My first published work — a free-verse poem titled “My Favrit Animal,” published in our school yearbook when I was in kindergarten, praising the kangaroo for its ability to “jump hi” — contained academic dishonesty. The central thesis was not true.
I confess: The kangaroo was NOT my favourite animal. It was my second-favourite. My #1 beast at the time was the pangolin — a rat-shaped, baseball-bat-sized mammal from East Africa and Indonesia, with a body completely covered with scales of thick, bony armour and an insanely long tongue. I don’t know why I liked pangolins, but I did and still do. Not as much now as before, though; my favourite animals today are the skunk, the dragonfly and the Ikea monkey.
Anyway, back in kindergarten, when pondering my literary assignment, I realized that most people had never heard of the obscure and unheralded pangolin, which might make it difficult for readers to connect emotionally with my poem. I was a 5-year-old with burning literary ambitions, unwilling to let the truth stand in the way of my lust for fame and artistic immortality, so I shamelessly “sold out” and wrote about the popular kangaroo, hoping my hypocritical ode would be embraced by pro-kangaroo readers. It was, making me the undisputed poetry superstar of kindergarten class, but I now regret and repudiate that work. Pangolins, forgive me.
Even now, my writings can be accused of dishonesty. In these blog postings, I’ll often take a real incident from my life and, for the sake of humour, exaggerate things or, for the sake of readability, over-simplify things. In comedy, it’s hard to know where to draw the line between jokes and lies. David Sedaris, a great American comic essayist, was recently accused of making up incidents in his humour. The response to this accusation? A big collective yawn. Nobody was outraged, nobody demanded an apology or money back. I still enjoy his stuff as much as ever.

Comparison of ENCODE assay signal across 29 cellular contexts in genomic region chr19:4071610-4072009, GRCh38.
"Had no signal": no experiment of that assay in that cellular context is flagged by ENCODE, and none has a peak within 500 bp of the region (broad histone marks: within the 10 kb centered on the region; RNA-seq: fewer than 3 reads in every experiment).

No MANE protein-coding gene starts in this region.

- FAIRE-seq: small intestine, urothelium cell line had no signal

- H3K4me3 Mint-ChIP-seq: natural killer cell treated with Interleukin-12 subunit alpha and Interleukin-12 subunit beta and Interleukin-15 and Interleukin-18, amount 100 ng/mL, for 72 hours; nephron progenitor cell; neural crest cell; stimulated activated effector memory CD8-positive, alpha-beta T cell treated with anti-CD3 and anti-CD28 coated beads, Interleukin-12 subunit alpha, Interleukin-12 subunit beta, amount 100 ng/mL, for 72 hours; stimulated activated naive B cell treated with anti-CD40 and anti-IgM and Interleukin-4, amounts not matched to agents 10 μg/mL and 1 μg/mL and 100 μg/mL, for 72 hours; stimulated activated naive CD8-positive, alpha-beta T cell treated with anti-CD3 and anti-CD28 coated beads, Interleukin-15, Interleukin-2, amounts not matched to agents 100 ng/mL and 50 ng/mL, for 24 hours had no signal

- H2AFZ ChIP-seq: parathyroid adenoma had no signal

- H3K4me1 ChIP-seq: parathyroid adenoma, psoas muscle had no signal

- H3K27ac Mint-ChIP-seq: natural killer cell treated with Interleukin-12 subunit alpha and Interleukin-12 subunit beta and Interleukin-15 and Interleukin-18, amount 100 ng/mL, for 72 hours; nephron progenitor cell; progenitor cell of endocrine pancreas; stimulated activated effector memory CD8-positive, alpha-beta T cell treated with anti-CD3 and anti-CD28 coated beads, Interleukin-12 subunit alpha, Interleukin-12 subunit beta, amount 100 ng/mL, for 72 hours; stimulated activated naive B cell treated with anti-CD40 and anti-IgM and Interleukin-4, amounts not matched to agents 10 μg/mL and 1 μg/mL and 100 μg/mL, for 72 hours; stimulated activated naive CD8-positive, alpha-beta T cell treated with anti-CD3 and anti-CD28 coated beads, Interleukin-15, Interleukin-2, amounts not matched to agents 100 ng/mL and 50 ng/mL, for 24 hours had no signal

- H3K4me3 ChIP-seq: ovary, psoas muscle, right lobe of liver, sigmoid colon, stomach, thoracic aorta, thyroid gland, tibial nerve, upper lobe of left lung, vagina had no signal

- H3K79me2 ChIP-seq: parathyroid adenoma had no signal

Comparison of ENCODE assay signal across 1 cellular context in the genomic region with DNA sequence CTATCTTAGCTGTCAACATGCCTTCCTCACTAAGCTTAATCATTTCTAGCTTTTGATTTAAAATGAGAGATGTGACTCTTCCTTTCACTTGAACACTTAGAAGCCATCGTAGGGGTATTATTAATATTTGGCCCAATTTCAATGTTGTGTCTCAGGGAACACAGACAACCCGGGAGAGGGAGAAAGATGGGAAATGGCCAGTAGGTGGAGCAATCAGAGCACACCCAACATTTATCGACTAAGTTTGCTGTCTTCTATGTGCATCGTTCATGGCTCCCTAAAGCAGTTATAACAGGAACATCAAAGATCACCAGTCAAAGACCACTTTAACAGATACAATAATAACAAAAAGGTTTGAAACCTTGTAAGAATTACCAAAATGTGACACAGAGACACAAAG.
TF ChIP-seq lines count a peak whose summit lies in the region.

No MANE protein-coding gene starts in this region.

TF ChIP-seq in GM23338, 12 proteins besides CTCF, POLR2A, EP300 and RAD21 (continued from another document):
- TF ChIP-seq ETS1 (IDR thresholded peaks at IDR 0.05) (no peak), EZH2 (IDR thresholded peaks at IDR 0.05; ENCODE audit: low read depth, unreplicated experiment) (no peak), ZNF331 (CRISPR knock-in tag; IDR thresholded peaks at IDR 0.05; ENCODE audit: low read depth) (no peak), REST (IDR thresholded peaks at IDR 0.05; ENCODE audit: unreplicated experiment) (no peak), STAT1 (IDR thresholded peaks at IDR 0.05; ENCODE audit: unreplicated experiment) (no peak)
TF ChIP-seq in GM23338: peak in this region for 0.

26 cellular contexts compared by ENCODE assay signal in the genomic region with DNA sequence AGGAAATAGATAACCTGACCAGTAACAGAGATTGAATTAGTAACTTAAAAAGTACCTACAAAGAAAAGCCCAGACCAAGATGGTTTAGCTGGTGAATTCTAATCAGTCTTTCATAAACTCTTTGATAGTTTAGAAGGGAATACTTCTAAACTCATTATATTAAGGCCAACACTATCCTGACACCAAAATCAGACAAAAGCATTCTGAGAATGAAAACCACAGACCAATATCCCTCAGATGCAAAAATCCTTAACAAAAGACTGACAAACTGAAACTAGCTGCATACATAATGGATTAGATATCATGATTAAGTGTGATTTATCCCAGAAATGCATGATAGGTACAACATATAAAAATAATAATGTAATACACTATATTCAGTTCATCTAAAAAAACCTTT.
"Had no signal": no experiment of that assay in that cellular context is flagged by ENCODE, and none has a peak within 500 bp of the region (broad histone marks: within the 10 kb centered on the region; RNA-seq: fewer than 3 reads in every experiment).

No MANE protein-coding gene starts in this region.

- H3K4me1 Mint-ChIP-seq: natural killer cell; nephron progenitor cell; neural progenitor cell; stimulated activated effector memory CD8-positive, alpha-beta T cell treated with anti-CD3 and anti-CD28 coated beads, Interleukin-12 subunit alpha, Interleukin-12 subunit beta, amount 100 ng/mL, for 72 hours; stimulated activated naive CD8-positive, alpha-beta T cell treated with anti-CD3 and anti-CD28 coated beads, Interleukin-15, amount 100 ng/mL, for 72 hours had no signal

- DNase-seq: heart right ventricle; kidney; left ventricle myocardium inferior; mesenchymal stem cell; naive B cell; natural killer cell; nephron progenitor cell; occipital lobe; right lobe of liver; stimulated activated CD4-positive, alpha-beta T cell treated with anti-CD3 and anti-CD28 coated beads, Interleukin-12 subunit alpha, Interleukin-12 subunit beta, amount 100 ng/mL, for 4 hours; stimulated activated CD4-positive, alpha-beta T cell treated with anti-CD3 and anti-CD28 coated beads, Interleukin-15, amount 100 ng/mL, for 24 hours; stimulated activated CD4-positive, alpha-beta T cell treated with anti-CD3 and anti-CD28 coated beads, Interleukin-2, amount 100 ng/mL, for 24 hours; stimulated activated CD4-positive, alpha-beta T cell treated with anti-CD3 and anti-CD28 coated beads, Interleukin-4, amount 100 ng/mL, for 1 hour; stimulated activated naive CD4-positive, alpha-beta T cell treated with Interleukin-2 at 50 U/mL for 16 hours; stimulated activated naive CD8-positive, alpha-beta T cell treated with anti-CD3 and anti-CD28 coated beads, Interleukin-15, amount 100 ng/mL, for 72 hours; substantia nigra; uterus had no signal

If I confessed to you that the Ikea monkey is not really one of my favourite animals, that I just mentioned it for a cheap laugh, would that make you stop reading?
Outside of humour, though, things are different. James Frey and Jayson Blair are two examples of non-fiction writers who suffered scandal and lost sales when Frey’s “autobiographical” A Million Little Pieces and Jayson Blair’s journalism for the New York Times were shown to be fantasy disguised as non-fiction.
In my true crime books (Hidden Harvest and Tip And Trade), I stick to provable facts only — partly out of fear of being sued, but mainly out of a duty to give my readers the plain truth. When writing true crime, you often work on scenes that could be improved by some exaggeration or over-simplification — but I feel that would pollute the historical record, so I don’t.
Lies are more than a literary issue, of course. If you ask people for the word they associate most with “lies,” a lot would say “politicians.” I agree and, someday, would like to ask a politician’s spouse this question: When a politician talks in his or her sleep, do they tell lies even then? In the Canadian experience, the only time you can be sure a politician is telling the truth is when he is deep in another drunken stupor.